Over several months that followed, Paul was visiting Lucy. There was no attraction between them because Paul had a woman in his life. But with his company, Lucy felt better. They talked about many things, some memories of growing up and now working in this commercial town where the fourth largest river in Africa took its origin.

Lucy also met new friends through Paul. These after-work and weekend companions helped Lucy to forget some of her problems. They filled some gaps in her life. Some of the people who admire her are no longer at a distance.

When she remembered how an unexpected rain facilitated her meeting with Paul, she cherished the moment. Then she decided to buy a car so that she does not have to be at the mercy of another man from the town on another rainy day. She already knew how to drive.

Lucy is happy. She felt she had leaped out of a shell. It was definitely a step in the right direction when people not only admire her but showed her some love through conversations and doing things together. Some people she spoke to talked about their travels and adventures.

Lucy became inspired and she decided that she will also take to travelling. She had always had the opportunities to travel but she never took them. She felt that it was a lot of hassles but now that she had listened to the stories about Paris, Berlin, London and Stockholm, she got motivated.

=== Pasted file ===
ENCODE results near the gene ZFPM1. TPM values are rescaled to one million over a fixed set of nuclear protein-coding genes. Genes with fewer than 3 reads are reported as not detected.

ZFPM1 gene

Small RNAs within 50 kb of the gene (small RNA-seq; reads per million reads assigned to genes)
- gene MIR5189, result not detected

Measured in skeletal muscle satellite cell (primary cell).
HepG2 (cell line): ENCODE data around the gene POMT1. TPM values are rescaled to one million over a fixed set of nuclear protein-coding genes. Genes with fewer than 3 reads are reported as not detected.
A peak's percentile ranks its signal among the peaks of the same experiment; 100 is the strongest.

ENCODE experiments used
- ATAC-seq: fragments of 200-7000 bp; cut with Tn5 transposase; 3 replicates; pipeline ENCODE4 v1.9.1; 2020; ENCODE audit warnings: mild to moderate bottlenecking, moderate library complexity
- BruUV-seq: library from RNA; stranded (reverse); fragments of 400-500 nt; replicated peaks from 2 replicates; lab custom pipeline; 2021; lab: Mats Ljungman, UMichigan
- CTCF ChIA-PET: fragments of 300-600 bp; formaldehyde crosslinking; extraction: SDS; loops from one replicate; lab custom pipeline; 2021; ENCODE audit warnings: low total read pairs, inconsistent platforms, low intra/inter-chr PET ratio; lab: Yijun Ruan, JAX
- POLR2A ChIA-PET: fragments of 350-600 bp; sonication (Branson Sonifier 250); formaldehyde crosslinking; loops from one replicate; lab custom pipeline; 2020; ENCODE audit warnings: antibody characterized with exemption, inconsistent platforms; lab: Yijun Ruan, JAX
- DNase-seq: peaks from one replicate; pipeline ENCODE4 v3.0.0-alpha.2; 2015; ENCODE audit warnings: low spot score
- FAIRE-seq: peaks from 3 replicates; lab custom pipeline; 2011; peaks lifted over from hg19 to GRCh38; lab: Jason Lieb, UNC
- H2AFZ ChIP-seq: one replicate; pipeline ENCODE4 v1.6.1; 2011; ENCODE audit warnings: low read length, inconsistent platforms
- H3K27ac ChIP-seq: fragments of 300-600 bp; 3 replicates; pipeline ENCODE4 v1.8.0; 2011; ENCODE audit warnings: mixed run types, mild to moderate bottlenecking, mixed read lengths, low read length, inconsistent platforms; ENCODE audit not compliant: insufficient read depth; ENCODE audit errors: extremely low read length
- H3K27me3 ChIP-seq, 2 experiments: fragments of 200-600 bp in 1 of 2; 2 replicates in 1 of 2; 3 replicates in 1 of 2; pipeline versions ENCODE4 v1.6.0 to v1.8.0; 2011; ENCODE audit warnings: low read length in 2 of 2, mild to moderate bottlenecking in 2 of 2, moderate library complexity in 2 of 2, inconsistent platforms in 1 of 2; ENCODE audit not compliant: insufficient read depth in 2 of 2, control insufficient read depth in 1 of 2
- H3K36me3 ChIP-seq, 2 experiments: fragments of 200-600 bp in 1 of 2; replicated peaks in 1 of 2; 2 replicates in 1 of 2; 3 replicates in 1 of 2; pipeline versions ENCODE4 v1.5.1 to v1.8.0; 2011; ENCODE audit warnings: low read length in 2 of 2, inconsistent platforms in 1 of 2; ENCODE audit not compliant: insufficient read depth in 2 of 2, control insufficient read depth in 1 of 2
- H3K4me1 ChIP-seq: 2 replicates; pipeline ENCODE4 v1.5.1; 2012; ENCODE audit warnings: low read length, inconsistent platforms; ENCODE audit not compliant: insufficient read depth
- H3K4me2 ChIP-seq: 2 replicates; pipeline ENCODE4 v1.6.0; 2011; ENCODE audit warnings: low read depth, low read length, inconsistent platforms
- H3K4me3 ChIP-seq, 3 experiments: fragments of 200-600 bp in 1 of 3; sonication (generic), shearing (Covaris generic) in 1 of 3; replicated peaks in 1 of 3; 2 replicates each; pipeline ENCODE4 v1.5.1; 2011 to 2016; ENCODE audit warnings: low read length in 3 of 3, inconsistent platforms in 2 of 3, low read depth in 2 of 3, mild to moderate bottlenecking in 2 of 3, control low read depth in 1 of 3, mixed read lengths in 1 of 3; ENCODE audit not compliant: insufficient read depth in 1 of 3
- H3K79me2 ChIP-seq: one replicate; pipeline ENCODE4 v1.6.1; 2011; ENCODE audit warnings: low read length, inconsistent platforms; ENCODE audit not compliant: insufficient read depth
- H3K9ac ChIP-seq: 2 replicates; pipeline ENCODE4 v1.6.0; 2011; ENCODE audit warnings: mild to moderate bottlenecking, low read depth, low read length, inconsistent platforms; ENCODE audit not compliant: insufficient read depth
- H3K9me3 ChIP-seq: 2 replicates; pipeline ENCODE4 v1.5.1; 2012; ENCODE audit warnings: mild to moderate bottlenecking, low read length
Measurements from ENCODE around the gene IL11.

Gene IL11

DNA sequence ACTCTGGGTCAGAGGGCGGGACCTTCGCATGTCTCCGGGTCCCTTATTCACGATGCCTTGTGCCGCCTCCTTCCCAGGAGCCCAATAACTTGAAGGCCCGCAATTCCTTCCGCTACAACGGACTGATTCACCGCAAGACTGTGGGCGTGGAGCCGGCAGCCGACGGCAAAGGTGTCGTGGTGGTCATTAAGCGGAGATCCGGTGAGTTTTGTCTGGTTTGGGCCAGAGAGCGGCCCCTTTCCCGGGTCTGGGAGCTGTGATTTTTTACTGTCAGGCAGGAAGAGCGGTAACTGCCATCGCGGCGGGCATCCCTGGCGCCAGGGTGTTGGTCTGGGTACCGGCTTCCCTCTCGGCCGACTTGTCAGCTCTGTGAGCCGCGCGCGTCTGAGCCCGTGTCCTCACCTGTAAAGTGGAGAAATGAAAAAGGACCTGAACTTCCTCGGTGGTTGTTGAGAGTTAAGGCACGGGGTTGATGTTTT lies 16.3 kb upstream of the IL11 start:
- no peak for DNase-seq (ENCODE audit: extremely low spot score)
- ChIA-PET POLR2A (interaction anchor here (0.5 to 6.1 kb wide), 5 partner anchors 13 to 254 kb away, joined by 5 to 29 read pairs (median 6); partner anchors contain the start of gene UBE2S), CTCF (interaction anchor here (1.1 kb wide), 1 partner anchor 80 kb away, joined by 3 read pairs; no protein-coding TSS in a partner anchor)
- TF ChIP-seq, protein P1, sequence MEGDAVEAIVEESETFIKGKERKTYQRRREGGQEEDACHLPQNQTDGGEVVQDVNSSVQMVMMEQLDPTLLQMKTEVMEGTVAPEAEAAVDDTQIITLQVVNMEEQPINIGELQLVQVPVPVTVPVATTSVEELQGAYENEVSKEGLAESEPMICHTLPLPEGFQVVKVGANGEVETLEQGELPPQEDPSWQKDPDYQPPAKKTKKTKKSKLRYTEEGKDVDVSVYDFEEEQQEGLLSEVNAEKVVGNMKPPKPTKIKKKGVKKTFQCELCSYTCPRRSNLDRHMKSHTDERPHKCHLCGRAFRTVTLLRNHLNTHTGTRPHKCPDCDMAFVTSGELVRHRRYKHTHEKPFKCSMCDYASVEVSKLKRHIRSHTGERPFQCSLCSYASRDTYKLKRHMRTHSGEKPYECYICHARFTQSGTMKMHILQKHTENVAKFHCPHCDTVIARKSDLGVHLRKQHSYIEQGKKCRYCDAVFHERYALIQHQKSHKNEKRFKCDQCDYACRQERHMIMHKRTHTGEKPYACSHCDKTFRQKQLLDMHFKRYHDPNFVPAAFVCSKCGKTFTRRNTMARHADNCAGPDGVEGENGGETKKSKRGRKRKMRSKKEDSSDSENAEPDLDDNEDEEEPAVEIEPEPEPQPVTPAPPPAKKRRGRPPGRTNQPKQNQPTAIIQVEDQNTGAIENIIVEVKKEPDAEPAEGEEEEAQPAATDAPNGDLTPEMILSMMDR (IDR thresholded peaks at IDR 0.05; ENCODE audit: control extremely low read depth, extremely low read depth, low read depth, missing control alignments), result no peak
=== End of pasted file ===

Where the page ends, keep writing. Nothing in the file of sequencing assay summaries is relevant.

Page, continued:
However she promised herself that she will not travel far. She learnt in geography about the different places and seasons in Africa. I will see my world in Africa before I see the rest of the world she told herself. In her mind she also made a decision to find love and never to let it go.

Lucy spent some of her weekends in Harare and sometimes she is off to Johannesburg. She also travelled to Accra because of the gold at the coast in Ghana. Once she was covering her hair in Cairo. Now she has a handful of pictures, maps and souvenirs from the West, East, North and South of Africa in her study at home.

One day, Paul left a note for Lucy. He wanted to see her again. Lucy did not understand. She just came back from Cape Town where she went on holidays. Zambezi had been warm and she wanted some experience of winter from the bottom of Africa. Lucy is a woman in search of balance and fulfilment. She came home to Zambezi and found the note in her letter box.